Image file formats: JPG, BMP, GIF & PNG. It matters!

by Ben Martin, CAE on June 3, 2010 · 1 comment

I’m surprised to see many organizations continuing to publish Web pages and send out e-mail messages with low-resolution images embedded in them. They look sloppy and amateurish – definitely a turn-off for me and, I’d hazard to guess, other Web savvy people.

Check out this image from Wikipedia that shows the obvious difference between two of the most popular file formats out there.

In an effort to help put to an end to this unseemly practice, here are some image file format pointers:

  • Plan A – Save as PNG-24 or PNG-32: The PNG file format renders your images smoothly, without visual noise and supports transparency. This is the ONLY file format to use for artwork like logos, etc. You’ll pay for it in file size, but assuming most of your images are small and your audience has high speed internet access, it won’t matter a bit.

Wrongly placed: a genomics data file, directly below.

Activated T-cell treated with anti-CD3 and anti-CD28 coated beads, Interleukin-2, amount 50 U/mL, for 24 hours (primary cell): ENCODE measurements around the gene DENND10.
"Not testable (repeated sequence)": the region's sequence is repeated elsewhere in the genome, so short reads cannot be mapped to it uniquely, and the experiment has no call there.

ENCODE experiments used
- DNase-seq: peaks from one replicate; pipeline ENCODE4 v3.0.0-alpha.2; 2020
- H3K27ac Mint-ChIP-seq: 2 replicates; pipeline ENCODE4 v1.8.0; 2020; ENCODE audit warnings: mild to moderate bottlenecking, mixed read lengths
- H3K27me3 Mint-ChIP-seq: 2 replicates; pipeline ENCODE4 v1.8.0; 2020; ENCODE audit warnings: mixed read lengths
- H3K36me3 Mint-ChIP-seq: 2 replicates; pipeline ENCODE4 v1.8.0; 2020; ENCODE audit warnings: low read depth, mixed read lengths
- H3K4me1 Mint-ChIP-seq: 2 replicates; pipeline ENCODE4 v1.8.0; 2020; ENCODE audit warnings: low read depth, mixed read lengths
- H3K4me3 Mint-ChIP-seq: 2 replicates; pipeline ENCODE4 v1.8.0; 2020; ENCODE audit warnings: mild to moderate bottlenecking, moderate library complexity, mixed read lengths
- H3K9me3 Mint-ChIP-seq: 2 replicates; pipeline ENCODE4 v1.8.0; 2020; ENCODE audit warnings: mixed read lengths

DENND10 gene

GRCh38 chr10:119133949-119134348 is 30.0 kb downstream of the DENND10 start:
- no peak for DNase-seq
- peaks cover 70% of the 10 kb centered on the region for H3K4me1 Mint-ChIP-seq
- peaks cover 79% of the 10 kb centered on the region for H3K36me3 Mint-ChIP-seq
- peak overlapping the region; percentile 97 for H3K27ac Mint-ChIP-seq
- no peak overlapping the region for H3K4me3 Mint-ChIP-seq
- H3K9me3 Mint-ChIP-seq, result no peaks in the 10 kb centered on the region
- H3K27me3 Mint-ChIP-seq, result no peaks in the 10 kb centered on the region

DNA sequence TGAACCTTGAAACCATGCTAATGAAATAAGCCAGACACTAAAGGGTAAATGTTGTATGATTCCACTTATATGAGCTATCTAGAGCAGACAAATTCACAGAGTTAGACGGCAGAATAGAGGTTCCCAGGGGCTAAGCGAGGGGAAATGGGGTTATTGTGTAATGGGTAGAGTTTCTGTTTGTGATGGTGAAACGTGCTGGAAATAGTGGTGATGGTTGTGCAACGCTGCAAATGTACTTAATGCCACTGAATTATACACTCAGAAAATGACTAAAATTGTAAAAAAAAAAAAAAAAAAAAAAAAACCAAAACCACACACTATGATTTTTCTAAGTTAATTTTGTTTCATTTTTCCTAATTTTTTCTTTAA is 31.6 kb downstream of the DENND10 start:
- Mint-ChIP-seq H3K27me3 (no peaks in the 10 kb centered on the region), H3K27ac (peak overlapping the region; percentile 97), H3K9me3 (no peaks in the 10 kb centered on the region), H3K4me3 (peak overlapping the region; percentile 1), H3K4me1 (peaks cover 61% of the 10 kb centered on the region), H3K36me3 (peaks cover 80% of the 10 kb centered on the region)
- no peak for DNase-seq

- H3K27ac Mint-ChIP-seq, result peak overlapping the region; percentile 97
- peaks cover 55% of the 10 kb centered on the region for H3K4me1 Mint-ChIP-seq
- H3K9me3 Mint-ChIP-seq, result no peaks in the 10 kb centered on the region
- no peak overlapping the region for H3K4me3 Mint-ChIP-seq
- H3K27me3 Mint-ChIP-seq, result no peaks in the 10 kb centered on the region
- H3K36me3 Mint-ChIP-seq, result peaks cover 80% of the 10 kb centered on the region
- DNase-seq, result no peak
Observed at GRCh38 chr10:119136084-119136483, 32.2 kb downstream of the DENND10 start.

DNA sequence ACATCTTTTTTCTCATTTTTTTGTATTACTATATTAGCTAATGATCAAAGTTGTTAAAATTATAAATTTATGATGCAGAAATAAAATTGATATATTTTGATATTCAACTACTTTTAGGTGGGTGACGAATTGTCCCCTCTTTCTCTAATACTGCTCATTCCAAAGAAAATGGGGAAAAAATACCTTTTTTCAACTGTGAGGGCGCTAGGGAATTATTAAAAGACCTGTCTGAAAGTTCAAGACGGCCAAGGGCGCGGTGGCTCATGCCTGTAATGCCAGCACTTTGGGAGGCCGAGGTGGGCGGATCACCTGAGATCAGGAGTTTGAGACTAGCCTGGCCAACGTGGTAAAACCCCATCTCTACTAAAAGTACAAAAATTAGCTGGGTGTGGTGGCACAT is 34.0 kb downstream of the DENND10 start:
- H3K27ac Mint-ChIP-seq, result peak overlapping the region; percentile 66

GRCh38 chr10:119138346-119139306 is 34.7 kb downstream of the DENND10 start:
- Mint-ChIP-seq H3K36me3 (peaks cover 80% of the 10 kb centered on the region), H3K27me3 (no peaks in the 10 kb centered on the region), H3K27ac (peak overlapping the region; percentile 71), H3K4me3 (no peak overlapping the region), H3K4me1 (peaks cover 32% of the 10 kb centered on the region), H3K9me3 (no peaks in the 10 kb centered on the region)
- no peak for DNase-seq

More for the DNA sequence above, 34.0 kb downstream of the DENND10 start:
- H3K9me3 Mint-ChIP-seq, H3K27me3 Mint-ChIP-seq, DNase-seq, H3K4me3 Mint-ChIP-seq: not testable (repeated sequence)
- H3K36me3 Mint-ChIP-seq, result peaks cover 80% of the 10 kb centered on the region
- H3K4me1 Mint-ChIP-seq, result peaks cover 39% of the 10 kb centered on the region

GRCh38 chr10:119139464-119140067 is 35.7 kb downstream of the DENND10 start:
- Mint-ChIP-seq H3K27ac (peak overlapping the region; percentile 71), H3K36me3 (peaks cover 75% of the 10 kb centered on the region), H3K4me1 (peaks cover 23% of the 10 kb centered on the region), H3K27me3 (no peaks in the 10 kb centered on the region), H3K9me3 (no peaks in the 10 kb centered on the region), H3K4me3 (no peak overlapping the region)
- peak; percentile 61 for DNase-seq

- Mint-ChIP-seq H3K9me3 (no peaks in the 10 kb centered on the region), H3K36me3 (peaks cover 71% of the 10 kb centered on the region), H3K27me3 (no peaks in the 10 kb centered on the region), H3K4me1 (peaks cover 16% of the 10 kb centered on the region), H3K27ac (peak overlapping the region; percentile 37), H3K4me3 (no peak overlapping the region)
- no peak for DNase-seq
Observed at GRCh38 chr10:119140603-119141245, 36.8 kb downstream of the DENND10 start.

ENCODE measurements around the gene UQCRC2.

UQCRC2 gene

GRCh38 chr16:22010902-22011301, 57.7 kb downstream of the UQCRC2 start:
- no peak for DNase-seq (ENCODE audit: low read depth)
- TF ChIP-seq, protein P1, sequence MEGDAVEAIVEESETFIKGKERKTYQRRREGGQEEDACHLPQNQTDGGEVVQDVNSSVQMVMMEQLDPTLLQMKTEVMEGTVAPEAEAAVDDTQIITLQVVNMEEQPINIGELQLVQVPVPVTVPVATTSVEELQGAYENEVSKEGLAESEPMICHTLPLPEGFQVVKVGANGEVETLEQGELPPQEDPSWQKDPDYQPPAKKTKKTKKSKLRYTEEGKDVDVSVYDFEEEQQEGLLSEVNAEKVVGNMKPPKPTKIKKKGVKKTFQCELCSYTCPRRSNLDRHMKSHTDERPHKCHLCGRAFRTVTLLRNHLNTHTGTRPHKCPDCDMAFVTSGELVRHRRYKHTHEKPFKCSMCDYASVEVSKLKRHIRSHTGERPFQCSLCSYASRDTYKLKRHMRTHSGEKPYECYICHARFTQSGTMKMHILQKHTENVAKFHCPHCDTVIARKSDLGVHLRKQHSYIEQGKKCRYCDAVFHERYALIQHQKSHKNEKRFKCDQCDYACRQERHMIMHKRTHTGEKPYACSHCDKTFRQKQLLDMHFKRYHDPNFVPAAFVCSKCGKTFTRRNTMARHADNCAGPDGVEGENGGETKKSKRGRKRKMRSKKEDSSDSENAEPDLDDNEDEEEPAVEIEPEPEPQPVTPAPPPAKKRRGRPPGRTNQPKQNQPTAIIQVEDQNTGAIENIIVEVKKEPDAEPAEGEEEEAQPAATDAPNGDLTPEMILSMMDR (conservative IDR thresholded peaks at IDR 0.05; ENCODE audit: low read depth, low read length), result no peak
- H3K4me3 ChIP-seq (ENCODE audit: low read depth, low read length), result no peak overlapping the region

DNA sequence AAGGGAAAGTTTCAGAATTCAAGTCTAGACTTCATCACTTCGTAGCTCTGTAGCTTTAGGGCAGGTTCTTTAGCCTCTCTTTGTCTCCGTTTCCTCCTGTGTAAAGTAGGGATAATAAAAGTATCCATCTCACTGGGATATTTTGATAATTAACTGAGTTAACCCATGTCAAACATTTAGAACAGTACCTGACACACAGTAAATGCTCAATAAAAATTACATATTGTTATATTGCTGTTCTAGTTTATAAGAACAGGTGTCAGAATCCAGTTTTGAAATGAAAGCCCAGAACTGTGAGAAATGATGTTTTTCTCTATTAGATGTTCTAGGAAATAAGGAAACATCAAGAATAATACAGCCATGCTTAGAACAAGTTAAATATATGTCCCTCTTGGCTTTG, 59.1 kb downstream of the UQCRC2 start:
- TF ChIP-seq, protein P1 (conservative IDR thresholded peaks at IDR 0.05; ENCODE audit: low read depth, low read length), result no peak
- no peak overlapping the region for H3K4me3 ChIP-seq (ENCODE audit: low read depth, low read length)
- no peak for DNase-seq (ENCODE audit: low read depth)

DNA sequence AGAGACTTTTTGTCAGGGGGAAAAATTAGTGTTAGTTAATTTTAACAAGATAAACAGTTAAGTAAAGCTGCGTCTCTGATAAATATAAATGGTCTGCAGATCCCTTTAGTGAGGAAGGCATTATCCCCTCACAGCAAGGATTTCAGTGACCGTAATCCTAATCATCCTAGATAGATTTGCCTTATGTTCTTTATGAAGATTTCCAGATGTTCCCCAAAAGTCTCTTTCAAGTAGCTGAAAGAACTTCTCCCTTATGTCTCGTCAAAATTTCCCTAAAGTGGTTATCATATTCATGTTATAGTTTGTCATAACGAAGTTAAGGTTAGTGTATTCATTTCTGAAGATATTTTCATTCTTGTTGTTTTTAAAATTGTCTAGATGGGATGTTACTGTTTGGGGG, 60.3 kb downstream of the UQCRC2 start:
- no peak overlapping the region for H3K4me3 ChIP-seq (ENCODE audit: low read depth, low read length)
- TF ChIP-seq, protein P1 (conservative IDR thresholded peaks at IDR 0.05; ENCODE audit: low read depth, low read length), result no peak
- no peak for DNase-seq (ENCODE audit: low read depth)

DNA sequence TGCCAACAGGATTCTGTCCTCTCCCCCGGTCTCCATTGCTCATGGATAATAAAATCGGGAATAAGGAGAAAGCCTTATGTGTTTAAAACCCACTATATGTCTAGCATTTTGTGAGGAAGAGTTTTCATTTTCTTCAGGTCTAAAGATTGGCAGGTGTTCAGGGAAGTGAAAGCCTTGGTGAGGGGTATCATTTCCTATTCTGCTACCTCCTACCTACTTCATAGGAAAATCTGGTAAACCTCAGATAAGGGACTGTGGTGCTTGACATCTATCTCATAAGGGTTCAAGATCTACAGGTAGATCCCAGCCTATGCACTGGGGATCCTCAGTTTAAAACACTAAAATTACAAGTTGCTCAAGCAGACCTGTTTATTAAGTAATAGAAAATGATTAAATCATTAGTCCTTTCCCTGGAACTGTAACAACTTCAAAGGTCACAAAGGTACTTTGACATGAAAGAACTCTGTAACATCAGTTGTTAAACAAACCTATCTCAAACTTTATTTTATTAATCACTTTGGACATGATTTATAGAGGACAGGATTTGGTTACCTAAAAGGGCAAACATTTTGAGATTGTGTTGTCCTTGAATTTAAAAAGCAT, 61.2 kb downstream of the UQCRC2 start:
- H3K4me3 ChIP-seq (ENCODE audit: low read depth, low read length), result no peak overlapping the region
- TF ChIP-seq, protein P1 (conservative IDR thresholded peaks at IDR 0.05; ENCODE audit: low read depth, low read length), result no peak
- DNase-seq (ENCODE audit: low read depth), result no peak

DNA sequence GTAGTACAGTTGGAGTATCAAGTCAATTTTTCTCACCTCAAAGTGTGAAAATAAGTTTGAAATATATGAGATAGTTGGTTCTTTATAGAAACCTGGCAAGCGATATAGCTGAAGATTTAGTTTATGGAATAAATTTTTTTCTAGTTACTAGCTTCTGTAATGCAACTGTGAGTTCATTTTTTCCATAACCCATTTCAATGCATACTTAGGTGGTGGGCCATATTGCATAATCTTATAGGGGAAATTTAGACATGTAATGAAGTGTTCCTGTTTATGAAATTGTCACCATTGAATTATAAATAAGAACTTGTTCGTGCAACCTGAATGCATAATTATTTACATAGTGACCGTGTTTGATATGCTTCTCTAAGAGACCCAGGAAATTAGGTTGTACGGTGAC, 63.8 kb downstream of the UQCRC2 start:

• Plan B – Save as JPG at maximum quality: In my experience, it’s cool to use JPG for photos, but NEVER for logos, etc. Even at maximum quality, visual noise can be detected. With JPG, you’ll save a little bit of file size compared to PNG.
  • Plan C – Save as GIF: About the only thing GIF is good for is animated images, and we all know how annoying those can be. Yes, there are a few good uses for animated GIFs, and even some awesome uses (as demonstrated to the right). But really, they are few and far between. So I beg you: Be a good netizen and use the animated GIF sparingly.
  • Plan DSave as BMP: Actually, no. Just don’t do it. BMP is a bloated file format that should just be burned at the stake.

Geek out: Wikipedia article on PNG.

{ 1 comment… read it below or add one }

Keith June 4, 2010 at 8:59 am

You can do animated PNGs, so there’s really no reason to use GIFs at all. Unless you like it kick it 1998 style.


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